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Improvements Afoot For Pedestrians


MEDIA RELEASE


20 November 2002

Improvements Afoot For Pedestrians

The Auckland City Council is increasing its annual investment in footpaths to ensure adequate maintenance and to bring some of the city’s worst footpaths to a satisfactory standard.

The council is addressing a shortfall in annual footpath maintenance funding and has provided $7.1 million in its planning for the next financial year to maintain its footpaths to a satisfactory level.

Auckland City is responsible for maintaining a 2,114 kilometre network of footpaths on the isthmus and the gulf islands.

While the council has been increasing its footpath maintenance spend in recent years, from $3.6 million in 1998 to $6.4 million this year, more accurate data now available shows that $7.1 million a year is needed to maintain the footpaths to an acceptable standard.

The council has also received advice that an additional investment of approximately $45million is required to bring those footpaths currently in a poor or very poor condition to an acceptable level.

Councillor Greg McKeown, chairperson of the Transport Committee, says the additional capital is required to fix the worst footpaths as early as funding priorities allow. Council also needs to ensure the problems causing the damage are identified and remedied.

“The council needs to improve its monitoring to make sure utility operators, contractors, developers and others who damage footpaths restore them to an acceptable standard at no cost to the ratepayer,” says Councillor McKeown.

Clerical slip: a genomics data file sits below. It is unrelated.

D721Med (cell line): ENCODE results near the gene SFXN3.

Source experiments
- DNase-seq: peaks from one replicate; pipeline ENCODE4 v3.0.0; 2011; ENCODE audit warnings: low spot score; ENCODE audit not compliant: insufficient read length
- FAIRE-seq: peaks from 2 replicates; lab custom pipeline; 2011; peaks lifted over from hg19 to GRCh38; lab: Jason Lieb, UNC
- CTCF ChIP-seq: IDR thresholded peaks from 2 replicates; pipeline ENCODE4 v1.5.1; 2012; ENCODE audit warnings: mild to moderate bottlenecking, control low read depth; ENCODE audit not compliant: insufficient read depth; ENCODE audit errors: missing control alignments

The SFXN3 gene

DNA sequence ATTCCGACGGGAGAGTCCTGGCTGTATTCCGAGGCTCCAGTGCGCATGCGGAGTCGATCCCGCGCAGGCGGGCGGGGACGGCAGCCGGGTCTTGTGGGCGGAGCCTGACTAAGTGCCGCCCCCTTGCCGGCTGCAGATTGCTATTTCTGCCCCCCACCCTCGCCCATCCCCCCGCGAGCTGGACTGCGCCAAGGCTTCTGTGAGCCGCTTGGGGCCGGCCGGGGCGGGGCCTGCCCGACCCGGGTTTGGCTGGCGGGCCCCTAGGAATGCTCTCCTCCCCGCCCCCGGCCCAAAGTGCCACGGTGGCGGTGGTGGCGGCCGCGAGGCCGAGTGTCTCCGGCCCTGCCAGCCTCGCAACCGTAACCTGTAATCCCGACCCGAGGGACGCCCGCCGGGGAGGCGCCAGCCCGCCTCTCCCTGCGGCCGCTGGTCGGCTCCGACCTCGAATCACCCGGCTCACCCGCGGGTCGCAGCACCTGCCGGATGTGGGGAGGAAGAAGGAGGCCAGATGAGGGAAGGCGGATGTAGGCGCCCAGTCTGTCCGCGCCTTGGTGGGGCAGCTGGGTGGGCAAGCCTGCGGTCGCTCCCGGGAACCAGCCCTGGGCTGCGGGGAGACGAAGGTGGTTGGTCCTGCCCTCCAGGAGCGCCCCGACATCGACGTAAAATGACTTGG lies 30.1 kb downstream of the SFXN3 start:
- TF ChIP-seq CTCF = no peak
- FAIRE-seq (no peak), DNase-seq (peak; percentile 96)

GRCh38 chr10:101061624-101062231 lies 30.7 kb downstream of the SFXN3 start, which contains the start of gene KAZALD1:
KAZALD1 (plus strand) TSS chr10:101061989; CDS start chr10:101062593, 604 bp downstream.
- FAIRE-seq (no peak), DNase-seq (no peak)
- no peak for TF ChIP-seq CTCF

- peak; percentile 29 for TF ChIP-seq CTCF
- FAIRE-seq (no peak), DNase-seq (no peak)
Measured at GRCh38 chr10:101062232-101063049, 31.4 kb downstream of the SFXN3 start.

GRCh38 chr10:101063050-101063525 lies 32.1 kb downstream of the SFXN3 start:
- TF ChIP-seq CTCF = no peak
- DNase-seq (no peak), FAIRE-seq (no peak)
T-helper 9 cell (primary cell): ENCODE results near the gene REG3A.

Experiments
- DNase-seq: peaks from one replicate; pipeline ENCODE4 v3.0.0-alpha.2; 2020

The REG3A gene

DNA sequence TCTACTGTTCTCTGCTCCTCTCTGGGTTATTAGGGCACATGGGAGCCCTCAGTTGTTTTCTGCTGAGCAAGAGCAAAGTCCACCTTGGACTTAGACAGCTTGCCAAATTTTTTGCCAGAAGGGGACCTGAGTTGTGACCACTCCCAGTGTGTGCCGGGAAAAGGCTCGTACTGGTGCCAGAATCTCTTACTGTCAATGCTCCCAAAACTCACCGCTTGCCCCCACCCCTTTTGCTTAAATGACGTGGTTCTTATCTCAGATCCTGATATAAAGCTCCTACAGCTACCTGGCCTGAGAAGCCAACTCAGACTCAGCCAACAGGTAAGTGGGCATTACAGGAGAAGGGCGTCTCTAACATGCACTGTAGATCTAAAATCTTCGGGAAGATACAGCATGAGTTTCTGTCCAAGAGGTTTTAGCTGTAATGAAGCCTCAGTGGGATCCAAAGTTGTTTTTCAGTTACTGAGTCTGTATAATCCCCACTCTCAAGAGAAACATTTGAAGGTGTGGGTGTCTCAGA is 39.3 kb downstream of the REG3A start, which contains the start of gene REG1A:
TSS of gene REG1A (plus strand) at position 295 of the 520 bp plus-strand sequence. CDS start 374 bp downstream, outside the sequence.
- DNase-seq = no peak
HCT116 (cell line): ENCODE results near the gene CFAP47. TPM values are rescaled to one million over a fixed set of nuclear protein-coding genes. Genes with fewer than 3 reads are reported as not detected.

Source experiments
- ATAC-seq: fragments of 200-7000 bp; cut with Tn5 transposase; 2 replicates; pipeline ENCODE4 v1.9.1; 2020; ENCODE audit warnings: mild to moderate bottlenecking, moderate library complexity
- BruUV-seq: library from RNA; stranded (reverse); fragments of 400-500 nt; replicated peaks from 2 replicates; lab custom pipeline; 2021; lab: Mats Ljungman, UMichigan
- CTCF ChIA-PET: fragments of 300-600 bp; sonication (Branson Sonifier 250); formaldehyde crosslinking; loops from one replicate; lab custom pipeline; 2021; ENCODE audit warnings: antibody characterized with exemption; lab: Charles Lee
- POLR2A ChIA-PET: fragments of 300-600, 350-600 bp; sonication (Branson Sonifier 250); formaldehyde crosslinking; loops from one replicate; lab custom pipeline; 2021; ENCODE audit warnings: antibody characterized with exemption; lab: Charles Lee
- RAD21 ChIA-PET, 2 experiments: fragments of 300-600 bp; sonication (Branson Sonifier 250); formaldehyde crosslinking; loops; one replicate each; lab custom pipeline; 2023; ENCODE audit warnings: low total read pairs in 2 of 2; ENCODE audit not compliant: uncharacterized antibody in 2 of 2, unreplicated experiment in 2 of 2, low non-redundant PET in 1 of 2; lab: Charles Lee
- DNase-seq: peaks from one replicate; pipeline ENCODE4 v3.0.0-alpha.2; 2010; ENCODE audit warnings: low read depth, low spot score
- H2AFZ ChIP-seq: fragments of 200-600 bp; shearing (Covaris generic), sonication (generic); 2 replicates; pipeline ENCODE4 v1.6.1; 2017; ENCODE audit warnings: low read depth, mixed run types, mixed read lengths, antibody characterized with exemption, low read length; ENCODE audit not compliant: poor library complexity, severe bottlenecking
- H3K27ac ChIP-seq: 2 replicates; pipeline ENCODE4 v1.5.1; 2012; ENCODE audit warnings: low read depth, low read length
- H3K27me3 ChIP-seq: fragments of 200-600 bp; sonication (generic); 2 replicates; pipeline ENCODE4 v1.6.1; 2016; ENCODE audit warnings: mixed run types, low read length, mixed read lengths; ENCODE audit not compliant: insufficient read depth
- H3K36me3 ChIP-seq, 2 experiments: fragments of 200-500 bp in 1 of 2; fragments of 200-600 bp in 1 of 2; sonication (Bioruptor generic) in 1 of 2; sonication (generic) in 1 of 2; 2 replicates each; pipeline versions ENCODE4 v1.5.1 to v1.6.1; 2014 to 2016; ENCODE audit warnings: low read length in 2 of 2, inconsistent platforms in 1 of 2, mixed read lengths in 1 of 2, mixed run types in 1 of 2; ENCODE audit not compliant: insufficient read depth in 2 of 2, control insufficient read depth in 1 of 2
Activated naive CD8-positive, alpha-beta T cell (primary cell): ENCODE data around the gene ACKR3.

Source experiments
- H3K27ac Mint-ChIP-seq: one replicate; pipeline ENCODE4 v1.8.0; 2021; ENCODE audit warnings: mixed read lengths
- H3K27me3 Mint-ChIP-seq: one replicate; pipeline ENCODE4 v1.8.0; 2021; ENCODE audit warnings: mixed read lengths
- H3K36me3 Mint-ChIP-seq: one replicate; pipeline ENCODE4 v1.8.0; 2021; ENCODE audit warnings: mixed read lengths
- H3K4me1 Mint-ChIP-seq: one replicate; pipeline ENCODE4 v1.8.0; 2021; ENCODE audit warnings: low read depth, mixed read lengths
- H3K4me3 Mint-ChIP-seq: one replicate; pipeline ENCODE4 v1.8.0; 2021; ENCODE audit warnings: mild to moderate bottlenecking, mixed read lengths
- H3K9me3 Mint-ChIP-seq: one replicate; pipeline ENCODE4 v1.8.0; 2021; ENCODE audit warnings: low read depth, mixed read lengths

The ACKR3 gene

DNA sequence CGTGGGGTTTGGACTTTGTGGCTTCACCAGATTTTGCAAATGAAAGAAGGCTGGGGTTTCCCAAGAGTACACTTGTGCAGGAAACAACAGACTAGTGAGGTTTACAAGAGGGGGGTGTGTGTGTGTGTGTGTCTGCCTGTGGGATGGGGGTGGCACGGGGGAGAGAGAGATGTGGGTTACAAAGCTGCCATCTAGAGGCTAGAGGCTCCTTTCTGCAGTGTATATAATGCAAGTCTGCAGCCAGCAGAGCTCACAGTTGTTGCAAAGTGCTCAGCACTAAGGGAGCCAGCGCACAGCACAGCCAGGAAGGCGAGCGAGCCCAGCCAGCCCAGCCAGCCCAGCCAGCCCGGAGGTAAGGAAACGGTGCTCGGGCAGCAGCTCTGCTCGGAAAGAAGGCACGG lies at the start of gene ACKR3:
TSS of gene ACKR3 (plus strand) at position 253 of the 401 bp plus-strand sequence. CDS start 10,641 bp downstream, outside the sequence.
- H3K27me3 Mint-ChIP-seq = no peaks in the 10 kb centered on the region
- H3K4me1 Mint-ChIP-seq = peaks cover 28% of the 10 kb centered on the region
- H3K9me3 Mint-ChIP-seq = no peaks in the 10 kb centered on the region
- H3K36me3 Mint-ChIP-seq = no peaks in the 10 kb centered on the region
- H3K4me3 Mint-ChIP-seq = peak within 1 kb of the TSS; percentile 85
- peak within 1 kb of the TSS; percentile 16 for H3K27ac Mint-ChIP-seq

“Equally, council has to make sure it is playing its part and fixing footpaths and making improvements where we can, within the budget constraints of the catch-up requirement.”

Councillor McKeown says footpath maintenance should be done, wherever possible, in conjunction with utilities’ undergrounding projects which might require greater co-operation between the council and other organisations.

He says there has to be a move away from the historic ‘patchwork mode’ of footpath maintenance to better design and maintenance of streetscapes generally.

The focus, says Councillor McKeown, should be on a commitment to improving quality in design and choice of materials, minimising clutter, planting appropriate trees, reducing signage and developing consistent streetscaping themes.

The council’s recent Annual Plan Direction Setting meeting noted the $45 million required to fix the footpath maintenance backlog and asked the chief executive to “factor this in to the competing requirements” for the 2003 capital expenditure budget.

Officers reported a new code of practice has been introduced to address the problem of utilities ensuring footpaths are reinstated to an acceptable standard and the practise of bonds/deposits from developers to cover street damage has been reinstated.

ENDS

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